When one lives in the heart of the city, one can't be too picky about the type of creatures that come to the visit one's garden. Last weekend, I was very lucky to have a blue jay drop by on my back porch to investigate some berry decorations left over from winter. And two cardinals make an appearance every now and then. I consider those bird sightings a real treat, rare as they are.
Read all the garden magazines and they'll tell you that providing food is key to attracting wildlife to the garden. That would explain the regular nightly visits I get from raccoons. Clever creatures. They have discovered my City of Toronto Green Bin and knock it over nightly to feast on my family's scraps. I've tried various things to discourage them: bungee cords to tie the lids down, a brick on top of the bin, and even relocation. But the raccoons have been undeterred.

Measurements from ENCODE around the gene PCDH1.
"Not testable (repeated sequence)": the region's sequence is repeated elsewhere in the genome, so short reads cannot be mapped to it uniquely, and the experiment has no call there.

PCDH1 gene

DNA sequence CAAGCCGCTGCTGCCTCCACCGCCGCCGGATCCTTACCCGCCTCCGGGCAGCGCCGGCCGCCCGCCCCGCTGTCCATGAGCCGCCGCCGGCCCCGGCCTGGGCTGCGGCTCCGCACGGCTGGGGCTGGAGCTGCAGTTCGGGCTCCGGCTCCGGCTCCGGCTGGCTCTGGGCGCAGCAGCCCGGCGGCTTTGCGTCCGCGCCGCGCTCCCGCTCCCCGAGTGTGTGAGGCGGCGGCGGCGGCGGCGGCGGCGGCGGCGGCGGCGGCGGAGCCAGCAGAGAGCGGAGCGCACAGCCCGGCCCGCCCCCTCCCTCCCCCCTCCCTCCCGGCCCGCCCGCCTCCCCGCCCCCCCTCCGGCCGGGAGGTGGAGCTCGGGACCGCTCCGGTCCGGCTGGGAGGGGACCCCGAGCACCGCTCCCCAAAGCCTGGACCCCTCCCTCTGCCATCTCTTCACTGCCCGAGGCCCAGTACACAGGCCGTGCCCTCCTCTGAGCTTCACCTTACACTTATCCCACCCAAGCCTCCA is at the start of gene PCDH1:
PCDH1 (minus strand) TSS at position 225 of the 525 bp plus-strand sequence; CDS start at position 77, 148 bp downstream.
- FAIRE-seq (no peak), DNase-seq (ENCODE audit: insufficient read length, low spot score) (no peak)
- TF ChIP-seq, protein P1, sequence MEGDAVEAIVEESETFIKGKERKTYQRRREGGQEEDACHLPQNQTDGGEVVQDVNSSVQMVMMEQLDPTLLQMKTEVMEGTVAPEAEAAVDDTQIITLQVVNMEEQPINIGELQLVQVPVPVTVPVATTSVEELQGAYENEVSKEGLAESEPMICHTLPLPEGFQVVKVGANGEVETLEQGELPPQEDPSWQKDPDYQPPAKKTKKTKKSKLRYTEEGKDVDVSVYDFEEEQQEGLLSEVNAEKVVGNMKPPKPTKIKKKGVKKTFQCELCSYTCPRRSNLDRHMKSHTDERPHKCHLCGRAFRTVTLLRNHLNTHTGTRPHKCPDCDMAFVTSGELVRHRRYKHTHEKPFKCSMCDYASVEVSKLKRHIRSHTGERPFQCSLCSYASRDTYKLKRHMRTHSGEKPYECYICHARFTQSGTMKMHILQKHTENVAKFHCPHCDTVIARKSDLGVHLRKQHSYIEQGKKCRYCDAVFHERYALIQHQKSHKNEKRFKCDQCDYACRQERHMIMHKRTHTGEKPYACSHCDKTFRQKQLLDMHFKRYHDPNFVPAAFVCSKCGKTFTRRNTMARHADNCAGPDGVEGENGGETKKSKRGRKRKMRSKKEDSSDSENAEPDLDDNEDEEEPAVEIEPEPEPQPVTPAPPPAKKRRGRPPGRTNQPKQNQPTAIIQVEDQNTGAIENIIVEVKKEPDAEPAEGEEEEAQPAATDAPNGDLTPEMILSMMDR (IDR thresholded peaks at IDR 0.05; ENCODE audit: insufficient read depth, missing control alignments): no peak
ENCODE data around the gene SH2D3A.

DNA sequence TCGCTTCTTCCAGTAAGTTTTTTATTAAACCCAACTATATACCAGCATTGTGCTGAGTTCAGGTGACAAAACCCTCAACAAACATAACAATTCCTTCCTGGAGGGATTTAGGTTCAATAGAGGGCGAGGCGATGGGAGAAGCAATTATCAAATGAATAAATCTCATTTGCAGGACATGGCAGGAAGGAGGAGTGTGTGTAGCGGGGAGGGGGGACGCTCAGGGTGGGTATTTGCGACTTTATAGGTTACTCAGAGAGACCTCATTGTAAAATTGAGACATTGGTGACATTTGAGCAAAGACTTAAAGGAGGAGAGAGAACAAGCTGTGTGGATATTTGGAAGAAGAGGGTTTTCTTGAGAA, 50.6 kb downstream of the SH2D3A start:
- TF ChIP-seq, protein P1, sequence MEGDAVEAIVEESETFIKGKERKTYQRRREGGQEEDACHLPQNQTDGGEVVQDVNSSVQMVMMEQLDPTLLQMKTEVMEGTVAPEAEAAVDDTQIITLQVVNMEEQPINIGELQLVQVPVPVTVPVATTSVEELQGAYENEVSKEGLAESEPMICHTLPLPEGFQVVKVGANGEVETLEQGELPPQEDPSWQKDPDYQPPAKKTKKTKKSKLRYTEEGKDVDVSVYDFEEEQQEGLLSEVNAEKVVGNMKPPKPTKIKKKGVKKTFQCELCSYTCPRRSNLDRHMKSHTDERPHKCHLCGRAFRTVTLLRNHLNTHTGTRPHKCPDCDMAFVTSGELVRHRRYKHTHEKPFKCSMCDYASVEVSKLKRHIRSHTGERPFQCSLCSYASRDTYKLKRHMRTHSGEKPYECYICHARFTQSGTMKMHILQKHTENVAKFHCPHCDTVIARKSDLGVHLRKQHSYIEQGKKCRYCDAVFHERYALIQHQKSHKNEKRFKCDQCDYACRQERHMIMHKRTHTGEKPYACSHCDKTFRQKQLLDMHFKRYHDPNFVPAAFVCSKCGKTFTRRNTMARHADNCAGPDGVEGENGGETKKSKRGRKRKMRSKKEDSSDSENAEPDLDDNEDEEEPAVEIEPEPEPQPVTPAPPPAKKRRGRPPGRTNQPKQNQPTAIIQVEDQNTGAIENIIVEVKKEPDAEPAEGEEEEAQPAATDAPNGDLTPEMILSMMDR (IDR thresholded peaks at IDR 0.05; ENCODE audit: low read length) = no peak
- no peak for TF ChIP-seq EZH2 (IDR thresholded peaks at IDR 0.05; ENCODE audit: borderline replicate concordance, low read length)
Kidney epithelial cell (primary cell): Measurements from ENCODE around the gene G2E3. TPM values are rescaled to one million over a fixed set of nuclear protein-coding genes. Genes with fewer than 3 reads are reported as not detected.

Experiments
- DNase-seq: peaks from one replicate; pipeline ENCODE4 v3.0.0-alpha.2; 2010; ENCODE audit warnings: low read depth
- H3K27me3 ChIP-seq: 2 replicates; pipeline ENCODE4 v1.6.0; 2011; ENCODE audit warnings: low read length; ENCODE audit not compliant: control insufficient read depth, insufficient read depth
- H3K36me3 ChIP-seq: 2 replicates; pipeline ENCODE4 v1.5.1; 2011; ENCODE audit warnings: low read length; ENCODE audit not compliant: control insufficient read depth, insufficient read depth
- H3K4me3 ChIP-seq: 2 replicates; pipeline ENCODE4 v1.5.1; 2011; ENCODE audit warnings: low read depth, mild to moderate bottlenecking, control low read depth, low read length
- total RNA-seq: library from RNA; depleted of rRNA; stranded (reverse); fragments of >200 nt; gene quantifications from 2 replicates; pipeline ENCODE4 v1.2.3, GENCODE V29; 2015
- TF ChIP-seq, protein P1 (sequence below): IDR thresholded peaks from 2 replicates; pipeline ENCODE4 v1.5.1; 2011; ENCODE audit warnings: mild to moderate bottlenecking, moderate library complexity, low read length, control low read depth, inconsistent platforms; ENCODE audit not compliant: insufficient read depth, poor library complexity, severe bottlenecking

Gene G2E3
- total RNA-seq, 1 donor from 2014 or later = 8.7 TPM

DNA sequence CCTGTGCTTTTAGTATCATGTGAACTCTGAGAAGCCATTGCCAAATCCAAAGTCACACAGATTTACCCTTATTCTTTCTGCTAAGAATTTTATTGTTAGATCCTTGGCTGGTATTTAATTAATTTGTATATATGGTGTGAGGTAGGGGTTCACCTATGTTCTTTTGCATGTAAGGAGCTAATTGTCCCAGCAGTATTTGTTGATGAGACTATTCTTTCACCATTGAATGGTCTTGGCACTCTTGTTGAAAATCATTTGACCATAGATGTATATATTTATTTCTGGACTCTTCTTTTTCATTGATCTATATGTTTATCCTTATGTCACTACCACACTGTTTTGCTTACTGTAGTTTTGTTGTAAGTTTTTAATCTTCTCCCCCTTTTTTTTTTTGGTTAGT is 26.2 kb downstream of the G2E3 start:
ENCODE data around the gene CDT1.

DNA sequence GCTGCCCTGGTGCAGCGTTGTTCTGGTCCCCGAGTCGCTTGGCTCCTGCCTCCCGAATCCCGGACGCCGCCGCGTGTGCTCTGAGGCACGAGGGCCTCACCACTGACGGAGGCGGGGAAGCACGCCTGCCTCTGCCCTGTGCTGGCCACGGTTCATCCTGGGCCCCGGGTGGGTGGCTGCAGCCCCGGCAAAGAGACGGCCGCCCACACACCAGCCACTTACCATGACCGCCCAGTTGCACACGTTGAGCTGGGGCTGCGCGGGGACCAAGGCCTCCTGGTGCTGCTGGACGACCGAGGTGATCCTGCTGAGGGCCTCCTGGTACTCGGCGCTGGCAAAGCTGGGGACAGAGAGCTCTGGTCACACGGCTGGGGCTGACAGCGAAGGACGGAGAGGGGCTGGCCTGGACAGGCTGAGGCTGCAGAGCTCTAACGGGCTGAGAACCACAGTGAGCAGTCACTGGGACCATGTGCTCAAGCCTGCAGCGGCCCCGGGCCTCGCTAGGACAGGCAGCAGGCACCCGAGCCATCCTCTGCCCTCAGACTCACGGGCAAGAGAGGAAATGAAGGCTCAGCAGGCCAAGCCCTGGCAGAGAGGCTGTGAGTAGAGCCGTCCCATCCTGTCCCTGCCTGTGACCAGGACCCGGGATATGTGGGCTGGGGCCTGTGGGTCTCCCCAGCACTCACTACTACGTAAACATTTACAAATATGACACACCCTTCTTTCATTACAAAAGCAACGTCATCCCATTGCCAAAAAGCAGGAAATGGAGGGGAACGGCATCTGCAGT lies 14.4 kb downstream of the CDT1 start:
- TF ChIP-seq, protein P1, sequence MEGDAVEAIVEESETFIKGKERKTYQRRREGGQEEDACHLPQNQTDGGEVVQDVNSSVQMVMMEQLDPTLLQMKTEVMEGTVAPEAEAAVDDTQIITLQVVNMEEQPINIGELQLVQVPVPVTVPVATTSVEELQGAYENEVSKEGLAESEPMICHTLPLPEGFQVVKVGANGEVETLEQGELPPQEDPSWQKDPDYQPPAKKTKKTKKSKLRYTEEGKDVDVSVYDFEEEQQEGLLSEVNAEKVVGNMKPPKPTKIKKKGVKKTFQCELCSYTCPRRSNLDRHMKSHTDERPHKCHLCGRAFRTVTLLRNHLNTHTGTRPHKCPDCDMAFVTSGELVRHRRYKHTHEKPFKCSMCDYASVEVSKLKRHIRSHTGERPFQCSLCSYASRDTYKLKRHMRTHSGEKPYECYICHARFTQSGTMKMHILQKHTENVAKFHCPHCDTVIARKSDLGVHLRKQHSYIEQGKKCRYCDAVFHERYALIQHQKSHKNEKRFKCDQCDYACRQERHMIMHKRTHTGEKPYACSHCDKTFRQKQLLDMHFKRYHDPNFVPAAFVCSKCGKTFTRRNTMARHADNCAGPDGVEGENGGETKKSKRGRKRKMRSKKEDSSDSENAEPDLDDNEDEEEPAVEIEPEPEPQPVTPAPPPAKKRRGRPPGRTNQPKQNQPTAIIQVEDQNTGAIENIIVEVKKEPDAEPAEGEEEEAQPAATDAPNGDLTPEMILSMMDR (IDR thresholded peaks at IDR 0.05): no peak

It's a nuisance to have to clean up the mess they leave. It often leaves me muttering under my breath. When my husband is the one to discover the tipped over bin, I secretly heave a sigh of relief. We've got an unwritten rule in our house regarding our cat: if you find the cat puke, you clean up the cat puke. That rule now applies to the green bin too. But even as we grumble, we have to admit that raccoons are pretty cool.
Last night I heard a crash outside our door. When I went to investigate, I caught one of the green bin tipsters in the act. But my reaction wasn't to try and shoo it away. I didn't get angry. Instead, I called to my husband: "Come quick. Check this out." There we were, two adults, standing on the steps at midnight, watching a raccoon eat garbage. Wonders never cease.